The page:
Recently, there has been interesting progress in discrepancy theory based on connections to semidenite programming. This connection has been useful in several ways. It gives efficient polynomial time algorithms for several problems for which only non-constructive results were previously known. It also leads to several new structural results, such as tightness of the so-called determinant lower bound, and bounds on the discrepancy of union of set systems. In these lectures, we will study these results in detail and visit various concepts such as correlated brownian motion, non-constructive entropy method, gaussian roundings, sdp duality, Cauchy-Binet formula and so on.
The Hirsch Conjecture, posed in 1957, stated an upper bound of n-d for the maximum diameter of polytopes and polyhedra of dimension d with n facets. Although the conjecture itself has been disproved (in 1967 by Kee and Walkup for unbounded polyhedra and in 2010 by the lecturer for bounded polytopes) the underlying question ("How large can the diameter of a polytope be in terms of its dimension and number of facets?) is almost as open as before: no polynomial upper bound is known, and the counter-examples we have violate the conjecture by a mere 5%. In this course we first review the main classical results about diameters of polytopes (the d-step theorem, the proof of the Hirsch conjecture in several small or well-behaved cases, the counter-examples to related conjectures, such as the topological and monotone Hirsch conjectures). Then we explain the main ingredients that led to the recent counter-examples (analyzing the combinatorics of prismatoids via pairs of sphere maps, and the strong d-step theorem). In the last part we review the approaches to the polynomial Hirsch conjecture recently taken in Gil Kalai's polymath3 blog/wiki project.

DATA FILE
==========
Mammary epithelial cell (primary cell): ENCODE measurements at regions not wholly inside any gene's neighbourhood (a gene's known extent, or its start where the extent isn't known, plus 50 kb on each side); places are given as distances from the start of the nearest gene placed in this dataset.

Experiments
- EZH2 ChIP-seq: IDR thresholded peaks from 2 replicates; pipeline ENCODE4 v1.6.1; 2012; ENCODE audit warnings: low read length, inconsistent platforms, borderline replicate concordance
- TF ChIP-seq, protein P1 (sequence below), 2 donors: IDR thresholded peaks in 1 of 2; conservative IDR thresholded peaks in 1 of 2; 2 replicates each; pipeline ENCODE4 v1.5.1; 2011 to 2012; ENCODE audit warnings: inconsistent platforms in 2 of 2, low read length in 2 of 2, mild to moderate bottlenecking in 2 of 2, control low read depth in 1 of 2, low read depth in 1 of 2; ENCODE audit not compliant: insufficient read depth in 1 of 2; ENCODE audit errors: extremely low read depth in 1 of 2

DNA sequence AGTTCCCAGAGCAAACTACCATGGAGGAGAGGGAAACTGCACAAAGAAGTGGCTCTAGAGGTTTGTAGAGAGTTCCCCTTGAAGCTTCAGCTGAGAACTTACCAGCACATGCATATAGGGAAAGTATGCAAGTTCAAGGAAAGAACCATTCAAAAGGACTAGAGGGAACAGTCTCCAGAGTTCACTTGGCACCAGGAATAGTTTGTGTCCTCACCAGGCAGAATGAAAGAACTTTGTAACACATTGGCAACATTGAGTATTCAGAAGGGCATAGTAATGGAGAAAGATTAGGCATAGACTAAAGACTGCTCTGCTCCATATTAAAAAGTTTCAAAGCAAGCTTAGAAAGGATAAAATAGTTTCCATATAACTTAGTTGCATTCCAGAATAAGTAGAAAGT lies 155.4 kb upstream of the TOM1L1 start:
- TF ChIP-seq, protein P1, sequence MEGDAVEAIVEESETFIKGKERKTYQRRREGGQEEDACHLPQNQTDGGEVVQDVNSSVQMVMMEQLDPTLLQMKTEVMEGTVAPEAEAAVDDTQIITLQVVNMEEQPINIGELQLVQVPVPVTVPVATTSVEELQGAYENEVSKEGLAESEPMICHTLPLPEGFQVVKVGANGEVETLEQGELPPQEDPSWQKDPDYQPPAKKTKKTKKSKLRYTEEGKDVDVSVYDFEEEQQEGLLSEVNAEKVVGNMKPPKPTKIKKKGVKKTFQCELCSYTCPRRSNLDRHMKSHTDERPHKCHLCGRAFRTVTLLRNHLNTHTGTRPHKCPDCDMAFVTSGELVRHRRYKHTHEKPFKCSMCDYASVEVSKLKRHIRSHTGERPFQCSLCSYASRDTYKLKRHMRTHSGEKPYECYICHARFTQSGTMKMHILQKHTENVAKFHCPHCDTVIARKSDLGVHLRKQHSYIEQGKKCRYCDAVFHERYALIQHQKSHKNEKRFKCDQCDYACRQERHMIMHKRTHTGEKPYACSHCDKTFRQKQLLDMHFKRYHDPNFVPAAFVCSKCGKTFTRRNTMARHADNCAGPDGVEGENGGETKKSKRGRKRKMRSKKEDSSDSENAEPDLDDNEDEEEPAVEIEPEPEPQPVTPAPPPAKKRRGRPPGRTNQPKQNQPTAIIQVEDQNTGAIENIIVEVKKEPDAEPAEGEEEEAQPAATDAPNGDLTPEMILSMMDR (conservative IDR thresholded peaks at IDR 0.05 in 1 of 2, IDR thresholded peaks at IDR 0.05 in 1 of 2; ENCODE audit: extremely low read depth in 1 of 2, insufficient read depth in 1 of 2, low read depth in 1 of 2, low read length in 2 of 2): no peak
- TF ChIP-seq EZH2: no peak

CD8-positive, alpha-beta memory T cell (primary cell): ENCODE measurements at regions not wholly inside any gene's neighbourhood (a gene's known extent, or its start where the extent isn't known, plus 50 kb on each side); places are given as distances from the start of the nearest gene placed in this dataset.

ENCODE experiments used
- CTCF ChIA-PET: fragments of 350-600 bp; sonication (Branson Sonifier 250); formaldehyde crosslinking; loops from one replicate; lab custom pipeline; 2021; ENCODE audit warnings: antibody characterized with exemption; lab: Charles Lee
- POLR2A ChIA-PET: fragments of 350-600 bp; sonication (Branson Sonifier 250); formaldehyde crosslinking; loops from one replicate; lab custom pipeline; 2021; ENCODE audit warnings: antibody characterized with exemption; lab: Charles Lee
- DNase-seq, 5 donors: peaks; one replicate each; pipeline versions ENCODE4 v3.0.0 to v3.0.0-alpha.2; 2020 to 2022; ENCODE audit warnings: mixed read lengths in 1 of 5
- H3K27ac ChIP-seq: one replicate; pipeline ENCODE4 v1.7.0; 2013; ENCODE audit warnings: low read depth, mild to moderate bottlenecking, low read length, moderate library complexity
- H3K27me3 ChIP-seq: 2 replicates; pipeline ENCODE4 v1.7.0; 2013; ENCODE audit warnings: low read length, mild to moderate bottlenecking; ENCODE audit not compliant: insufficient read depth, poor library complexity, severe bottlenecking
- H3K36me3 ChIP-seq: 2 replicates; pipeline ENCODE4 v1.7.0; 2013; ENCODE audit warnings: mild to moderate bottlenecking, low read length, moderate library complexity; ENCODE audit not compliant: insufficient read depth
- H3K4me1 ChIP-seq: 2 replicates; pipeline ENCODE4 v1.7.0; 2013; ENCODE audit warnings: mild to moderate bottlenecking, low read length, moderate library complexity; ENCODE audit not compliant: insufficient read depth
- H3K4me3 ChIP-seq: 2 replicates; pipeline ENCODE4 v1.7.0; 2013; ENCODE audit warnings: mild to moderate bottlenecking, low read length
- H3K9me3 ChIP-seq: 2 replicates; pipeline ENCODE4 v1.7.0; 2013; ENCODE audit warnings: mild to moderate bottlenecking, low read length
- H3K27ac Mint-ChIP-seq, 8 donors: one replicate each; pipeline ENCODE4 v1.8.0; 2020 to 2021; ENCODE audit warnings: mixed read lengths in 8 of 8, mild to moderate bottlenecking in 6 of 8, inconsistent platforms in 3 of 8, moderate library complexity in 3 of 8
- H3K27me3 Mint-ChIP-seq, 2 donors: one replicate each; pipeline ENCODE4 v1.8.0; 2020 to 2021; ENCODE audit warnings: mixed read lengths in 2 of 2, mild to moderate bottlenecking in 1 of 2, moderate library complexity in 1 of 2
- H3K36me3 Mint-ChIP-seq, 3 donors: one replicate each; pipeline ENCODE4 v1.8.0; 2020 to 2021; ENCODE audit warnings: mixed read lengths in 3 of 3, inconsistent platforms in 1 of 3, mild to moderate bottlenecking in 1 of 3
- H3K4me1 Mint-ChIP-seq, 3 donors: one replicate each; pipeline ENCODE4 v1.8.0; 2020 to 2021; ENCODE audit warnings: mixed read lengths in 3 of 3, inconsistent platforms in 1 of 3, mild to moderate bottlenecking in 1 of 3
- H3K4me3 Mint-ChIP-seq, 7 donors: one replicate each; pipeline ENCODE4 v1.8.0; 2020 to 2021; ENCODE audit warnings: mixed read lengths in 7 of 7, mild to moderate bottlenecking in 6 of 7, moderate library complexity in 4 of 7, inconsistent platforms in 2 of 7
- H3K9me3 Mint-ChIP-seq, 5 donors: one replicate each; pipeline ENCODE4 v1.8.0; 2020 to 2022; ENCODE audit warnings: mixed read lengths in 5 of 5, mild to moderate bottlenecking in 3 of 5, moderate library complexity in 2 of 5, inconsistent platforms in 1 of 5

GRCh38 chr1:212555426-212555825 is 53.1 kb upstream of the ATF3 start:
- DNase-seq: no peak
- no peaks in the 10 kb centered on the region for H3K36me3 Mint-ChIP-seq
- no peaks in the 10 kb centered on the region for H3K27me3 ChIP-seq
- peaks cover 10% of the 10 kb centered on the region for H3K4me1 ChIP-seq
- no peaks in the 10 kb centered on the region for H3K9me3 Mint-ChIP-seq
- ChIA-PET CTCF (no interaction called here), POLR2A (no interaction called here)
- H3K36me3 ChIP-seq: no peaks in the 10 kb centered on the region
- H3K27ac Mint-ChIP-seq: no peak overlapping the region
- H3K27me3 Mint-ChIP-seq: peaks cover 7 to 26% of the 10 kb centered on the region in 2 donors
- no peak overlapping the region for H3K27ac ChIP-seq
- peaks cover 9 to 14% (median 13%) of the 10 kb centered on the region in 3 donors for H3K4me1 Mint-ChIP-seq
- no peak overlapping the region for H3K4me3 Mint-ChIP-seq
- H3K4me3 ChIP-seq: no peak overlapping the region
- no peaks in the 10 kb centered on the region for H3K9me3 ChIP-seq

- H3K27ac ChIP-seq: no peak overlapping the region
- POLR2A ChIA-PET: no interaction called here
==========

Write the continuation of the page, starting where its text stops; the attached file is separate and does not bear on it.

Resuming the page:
Those interested in the counterexample to the Hirsch conjecture (although the course will be more about the context) can also look at:
Randomized pivoting rules for the simplex algorithm
Uri Zwick, Tel Aviv University
The simplex algorithm is one of the most widely used algorithms for solving linear programs in practice. It's worst case complexity, however, with essentially all known deterministic pivoting rules is exponential. There are, however, a randomized pivoting rule under which the expected running time of the simplex algorithm is subexponential.I will describe this pivoting rule, known as Random-Facet, discovered independently by Kalai and by Matousek, Sharir and Welzl, present the subexponential upper bound, and sketch a recent proof by Friedmann, Hansen and myself that shows that it is not polynomial. Several other randomized pivoting rules would also be discussed.
Material: The lecture will cover some material contained in the following papers, as well as additional material.